How Long Does It Take To Learn To Draw?
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How Long Does It Take To Learn To Draw?

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Almost every one of us may have wondered “when will I be drawing like a real pro? When will I have perfected my drawing skills? How long does it take to learn to draw?

A legitimate question. We all want to make progress and hope to harvest the fruits of our labor one day. Well, it may sound like bad news, but the fact is: it’s never really over.

Drawing in Perfection

There is always room for improvement. Even the most adept artists learn more about drawing and improve their skills every day.

That’s what makes them pros and gives them the skills necessary for their achievements. Practicing over and over again brings them closer to the point with the big signpost telling “perfection”.

But no one will ever reach this point completely! It’s a lifetime task to get nearer and nearer to perfection.

But there is no need to be discouraged! Stopping your efforts to learn and improve means making no further progress.

So if you really want to become a great artist, you’ll have to keep moving. Never stop learning, never stop improving and never stop pushing for perfection (although you may never reach it).

Draw Like a Pro

So reaching perfection is almost impossible. But when will you be able to draw like a pro? When will you be able to draw like the artists creating these impressing drawings in your local gallery?

It depends on the skill level and drawing experience you are starting from.

And here are the great news: the lower the level you are starting from the easier it is to make great progress with small effort. The drawback for skilled professional artists: for them it gets harder and harder to improve.

That’s why drawing beginners can make a giant leap by doing an intensive drawing course over a week or two. This gives you a great start and first motivating successes.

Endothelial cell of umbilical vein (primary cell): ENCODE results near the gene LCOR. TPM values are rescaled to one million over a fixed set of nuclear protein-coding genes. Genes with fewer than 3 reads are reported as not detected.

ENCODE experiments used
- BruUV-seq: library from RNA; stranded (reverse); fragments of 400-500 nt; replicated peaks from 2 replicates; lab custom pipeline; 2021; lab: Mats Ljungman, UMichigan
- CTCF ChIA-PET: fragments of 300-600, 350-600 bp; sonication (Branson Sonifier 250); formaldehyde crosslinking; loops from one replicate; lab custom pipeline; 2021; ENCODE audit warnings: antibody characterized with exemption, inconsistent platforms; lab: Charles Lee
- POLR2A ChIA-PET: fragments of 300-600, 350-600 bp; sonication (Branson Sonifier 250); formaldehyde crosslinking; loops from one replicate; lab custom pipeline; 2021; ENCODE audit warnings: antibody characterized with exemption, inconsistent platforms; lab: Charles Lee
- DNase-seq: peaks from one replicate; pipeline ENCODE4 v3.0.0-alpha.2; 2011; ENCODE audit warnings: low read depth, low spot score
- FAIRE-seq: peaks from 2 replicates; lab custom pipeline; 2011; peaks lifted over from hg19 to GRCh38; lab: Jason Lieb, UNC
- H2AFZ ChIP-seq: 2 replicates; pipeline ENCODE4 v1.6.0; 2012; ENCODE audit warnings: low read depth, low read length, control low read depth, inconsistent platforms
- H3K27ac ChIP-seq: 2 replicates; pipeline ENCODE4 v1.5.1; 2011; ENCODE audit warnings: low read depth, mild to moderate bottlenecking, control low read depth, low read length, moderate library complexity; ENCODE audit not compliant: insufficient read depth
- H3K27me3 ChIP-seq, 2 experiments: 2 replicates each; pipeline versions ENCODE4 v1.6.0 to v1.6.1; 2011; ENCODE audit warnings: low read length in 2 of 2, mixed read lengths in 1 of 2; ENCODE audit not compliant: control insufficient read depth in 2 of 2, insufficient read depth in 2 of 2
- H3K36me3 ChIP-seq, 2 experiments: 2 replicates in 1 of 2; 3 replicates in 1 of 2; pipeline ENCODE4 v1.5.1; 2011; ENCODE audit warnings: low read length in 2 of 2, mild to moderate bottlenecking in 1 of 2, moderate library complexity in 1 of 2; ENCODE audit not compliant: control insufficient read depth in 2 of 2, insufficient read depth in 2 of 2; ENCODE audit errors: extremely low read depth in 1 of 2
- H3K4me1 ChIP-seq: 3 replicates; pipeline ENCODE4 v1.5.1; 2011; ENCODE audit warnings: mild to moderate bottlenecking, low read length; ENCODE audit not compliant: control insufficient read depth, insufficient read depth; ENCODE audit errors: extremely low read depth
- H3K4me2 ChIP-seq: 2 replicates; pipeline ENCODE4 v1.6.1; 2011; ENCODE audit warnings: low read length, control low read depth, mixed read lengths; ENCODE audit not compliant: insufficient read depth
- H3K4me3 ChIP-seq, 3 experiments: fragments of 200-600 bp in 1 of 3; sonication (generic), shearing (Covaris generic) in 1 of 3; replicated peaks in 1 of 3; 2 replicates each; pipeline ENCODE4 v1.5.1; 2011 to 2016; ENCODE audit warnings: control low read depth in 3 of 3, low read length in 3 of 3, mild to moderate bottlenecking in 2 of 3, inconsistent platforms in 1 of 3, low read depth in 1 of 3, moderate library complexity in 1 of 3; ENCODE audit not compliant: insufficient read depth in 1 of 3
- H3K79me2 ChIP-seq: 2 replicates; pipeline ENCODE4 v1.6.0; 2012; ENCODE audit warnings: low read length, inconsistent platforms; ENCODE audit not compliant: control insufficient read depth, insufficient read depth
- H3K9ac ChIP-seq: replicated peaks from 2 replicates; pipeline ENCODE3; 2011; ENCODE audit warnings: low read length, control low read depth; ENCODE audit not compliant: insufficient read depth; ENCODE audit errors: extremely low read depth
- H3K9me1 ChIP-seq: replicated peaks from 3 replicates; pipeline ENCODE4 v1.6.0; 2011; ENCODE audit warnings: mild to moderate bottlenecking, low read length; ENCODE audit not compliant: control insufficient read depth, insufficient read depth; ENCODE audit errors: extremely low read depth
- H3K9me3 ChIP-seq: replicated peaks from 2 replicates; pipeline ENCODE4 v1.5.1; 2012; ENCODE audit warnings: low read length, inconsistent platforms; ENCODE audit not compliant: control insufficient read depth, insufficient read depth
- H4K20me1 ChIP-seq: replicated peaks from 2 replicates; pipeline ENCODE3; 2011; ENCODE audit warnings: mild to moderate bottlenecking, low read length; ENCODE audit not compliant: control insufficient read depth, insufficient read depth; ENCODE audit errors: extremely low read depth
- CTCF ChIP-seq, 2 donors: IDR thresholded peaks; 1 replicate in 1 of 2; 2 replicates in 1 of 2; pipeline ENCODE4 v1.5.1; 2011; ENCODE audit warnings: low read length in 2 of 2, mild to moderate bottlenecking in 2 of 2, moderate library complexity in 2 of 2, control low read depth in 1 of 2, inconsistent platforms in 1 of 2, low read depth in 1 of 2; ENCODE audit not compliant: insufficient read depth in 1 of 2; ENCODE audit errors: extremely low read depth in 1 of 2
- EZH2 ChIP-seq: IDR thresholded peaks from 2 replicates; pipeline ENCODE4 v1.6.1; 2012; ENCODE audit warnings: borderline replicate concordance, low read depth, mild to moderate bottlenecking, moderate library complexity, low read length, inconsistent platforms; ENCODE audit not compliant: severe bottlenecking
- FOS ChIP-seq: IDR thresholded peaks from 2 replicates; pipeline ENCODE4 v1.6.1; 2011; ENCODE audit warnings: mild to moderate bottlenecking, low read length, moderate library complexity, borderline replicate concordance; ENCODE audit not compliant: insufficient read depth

How to Learn to Draw Step by Step

There are several ways to get a good start in your drawing career. Depending on your budget these may be:

* Books
* DVDs
* Workshops and drawing courses
* Private coaching by an artist

I ordered these options by increasing price. The more expensive options tend to be better.

But what counts most is quality!

A good book can do more for you than an average workshop. So always focus your attention on quality:

* get free samples or attend demonstrational lessons to form your own opinion
* check whether other people already had success with this method
* price may be an indicator of quality, but be careful there are also some scam artists out there charging hefty prices for cheap stuff

Keep this in mind, go out, and check what options are available and fit to your budget. Make your decision an informed one. Learn to draw. And most important: enjoy!



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Comments
Add New Search
Sheila B  - Great   |:
I also study the work of other artists at url.. Artbreak.com

I don't copy
their work I study it.
It always makes me feel better when I find art work for
sale that has perspective and composition mistakes. I also can study paintings
done in my media of colored pencils..Great for learning shading and color usage.
karla  - reply to shelia b   |:
hi. i wanted to ask you, is the: Artbreak.com the full adress?
thank you.
Merkel  - important   |:
have you ever heard something about link:http://www.4rx.com/ ? I think you should add something about that
element, shouldn't you?
Liqun Jin  - Mr.   |:
I have not have enough time but I want to be an artist.
ronald  - never give up   |:
i was so bad at drawing at first but picked up over the years to do it on my own
i wanted this badly and i never give up i started freehand drawing wase'nt
allowed to learn grids
Daryl  - Thank you   |:
I just wanted to thank you for that draw like a pro. I have been trying so hard
to draw like a pro but sometimes it's just don't look the way how I want it to
look more real when I draw.
Anonymous   |:
I am still receiving your good ideas of good drawing and I love them so much
please keep it up.

Betty
fuad   |:
thank's
Boyann  - DVDs VS books VS private coaching or workshops   |:
There's hardly more educational experience than seeing a master at works,
observing how the work of art emerges whilst listening to the master's
remarks.
I reckon that books WERE the greatest help in art self-tuition but
nowadays, thanks to YouTube, instructional videos and DVDs etc. it's an immense
progress to have an almost interactive experience whilst learning HOW to draw.
I
am all for DVDs and video examples of what and how to do.
Thanks for your
attention.
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